Why Company Leaders Should Be Connecting With Every Employee
During the hiring process, candidates get to meet with many company leaders, from their direct managers to executives in the firm. They hear a lot about how excited the leadership is to have them on board and, for many new employees, that’s the last they’ll hear from a company executive.
From the time they begin work, especially if they’re predominantly based out in the field, most employees won’t see or speak to the company higher-ups—at least not with any degree of regularity. That unfortunate trend can pose a real problem that most companies don’t think about.
For example, imagine a field team learns from subcontractors that those subcontractors haven’t been getting paid. Without context, people are always going to assume the worst—and that news could make the field personnel believe their company is financially unstable and that their jobs are at risk. They might start looking around the market to find a more stable position and, before their managers know it, the company is grappling with significant turnover—all because no one at the top thought to mention to the field team that there was a change in accounting software, resulting in a few glitches that were being handled.
Making the effort to improve communication from the top can save a construction company money and increase loyalty among its employees. The truth is that loyalty is easy and cheap to buy; however, it’s not about money—it’s all about personal touches. More employees are reporting a desire to work for a company that cares about them as a person; paychecks are no longer enough to keep good workers happy and engaged. Simply put, employees want to know that their employer sees them as more than just a payroll number. Luckily, there’s a simple way to help employees see that their company values them as individuals: pick up the phone.
Leaders in construction companies should be reaching out to employees regularly. It’s important for managers to include employees outside their regular circle of direct reports in these communication efforts. Managers should be calling onsite project managers, superintendents, and other field- or site-based personnel. Everyone likes to feel special and important, and most leaders underestimate how much it will mean to employees to hear from the principals of their company.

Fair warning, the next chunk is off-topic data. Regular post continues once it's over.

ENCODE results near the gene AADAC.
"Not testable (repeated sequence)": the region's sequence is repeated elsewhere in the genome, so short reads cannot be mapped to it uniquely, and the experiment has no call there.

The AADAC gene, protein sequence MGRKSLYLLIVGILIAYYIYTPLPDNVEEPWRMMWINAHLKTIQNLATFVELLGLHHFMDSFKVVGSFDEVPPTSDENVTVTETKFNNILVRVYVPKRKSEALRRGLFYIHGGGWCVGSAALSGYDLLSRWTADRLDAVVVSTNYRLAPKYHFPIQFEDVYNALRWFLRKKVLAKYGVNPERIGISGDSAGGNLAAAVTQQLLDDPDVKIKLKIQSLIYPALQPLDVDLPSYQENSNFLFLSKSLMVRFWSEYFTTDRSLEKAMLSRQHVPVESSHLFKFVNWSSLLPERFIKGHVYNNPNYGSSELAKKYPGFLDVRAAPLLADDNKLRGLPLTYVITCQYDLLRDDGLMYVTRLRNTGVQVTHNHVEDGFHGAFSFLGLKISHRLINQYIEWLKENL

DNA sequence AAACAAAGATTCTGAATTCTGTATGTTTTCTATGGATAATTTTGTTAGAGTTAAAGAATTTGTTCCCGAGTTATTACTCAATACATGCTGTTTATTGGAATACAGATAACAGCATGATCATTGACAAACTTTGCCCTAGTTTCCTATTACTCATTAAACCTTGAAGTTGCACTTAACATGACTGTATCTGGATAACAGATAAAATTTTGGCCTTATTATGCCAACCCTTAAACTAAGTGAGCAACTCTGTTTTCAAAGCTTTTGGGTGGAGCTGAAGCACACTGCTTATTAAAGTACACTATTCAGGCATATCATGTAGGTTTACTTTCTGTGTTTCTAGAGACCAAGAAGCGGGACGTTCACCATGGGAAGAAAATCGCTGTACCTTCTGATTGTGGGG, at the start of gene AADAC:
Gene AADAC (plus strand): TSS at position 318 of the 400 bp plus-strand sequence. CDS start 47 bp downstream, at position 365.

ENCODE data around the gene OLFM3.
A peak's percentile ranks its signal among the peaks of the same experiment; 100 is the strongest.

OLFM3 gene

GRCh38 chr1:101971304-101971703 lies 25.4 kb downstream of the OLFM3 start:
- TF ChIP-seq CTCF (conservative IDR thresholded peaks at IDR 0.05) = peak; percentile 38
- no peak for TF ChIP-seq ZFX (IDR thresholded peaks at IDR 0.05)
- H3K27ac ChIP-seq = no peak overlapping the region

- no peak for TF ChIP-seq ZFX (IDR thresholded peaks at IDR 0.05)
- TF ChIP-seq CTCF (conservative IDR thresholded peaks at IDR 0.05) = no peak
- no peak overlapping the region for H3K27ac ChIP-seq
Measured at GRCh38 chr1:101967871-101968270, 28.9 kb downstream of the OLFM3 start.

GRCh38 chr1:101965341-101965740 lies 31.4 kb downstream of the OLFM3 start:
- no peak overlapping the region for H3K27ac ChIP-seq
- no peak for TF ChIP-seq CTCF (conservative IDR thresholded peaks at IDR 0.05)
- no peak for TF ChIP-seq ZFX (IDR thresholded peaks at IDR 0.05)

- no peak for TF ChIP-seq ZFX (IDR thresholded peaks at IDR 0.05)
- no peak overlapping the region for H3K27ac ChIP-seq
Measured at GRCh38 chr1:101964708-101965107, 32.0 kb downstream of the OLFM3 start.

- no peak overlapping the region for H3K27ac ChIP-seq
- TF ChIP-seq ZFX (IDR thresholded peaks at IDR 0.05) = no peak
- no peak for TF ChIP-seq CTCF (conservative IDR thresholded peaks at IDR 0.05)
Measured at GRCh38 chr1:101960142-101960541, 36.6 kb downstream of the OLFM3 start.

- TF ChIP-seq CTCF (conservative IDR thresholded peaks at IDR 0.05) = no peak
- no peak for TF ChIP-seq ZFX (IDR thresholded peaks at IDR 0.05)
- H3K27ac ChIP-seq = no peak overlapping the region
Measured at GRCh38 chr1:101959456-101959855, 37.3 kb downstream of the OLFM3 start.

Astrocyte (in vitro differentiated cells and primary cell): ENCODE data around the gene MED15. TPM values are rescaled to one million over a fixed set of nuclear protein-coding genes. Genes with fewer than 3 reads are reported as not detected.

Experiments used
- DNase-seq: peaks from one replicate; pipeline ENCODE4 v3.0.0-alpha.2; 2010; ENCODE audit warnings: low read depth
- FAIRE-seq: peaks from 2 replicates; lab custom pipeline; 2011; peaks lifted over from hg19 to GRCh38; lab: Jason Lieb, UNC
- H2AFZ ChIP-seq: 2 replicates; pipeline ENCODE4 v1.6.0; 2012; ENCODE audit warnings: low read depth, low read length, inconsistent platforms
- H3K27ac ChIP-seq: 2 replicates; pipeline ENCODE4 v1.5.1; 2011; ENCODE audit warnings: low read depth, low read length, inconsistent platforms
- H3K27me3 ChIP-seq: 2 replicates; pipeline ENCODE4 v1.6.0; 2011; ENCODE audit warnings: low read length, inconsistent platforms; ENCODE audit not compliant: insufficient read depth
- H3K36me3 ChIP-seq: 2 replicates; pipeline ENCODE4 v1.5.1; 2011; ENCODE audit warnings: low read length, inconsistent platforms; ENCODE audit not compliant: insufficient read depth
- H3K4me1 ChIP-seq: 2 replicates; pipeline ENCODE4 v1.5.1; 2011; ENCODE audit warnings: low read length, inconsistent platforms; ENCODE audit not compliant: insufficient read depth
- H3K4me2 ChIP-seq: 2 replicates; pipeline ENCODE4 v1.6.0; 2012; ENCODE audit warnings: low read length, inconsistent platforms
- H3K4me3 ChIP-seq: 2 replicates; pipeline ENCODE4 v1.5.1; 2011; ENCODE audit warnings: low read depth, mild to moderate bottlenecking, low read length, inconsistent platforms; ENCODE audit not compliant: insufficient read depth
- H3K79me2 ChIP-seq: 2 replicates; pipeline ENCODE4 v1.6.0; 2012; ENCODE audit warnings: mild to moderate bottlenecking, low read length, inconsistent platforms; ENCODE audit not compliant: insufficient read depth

Company leaders should put these calls on their calendars so they don’t let them fall through the cracks. They might try organizing the company into groups and covering a percentage of those groups every week. As a rule of thumb, a manager should be reaching out once per quarter to each employee. It might help to schedule these “personal touch” calls for first thing in the morning so that managers take care of them before other obligations cross their desks and clutter their inboxes.
The phone calls can take as little as two minutes. The manager should tell them that they’re calling just to check-in or to congratulate them on a win. Ask how they’re doing or if there’s anything they need. Ask about their families. And, most importantly, tell them how much the company appreciates their hard work. Make sure they know that the company’s success depends on them.
If they don’t answer the phone, the manager can leave a voicemail, which is still enough to make an impact. However, managers should not resort to emails, which are impersonal and won’t have the same effect as a phone call.
There are always going to be obstacles and demands on any manager’s time, but they should remember that when they reach senior management, they’re no longer just managing projects and money.
First and foremost, they’re managing people, so they must take the time to speak with those people. Their employees will be more engaged and loyal as the manager builds a personal rapport with employees at every level, and the company’s turnover rate will decrease. Employees are the building blocks of a company and serve as brand ambassadors, so managers should treat them well and the company will reap the rewards.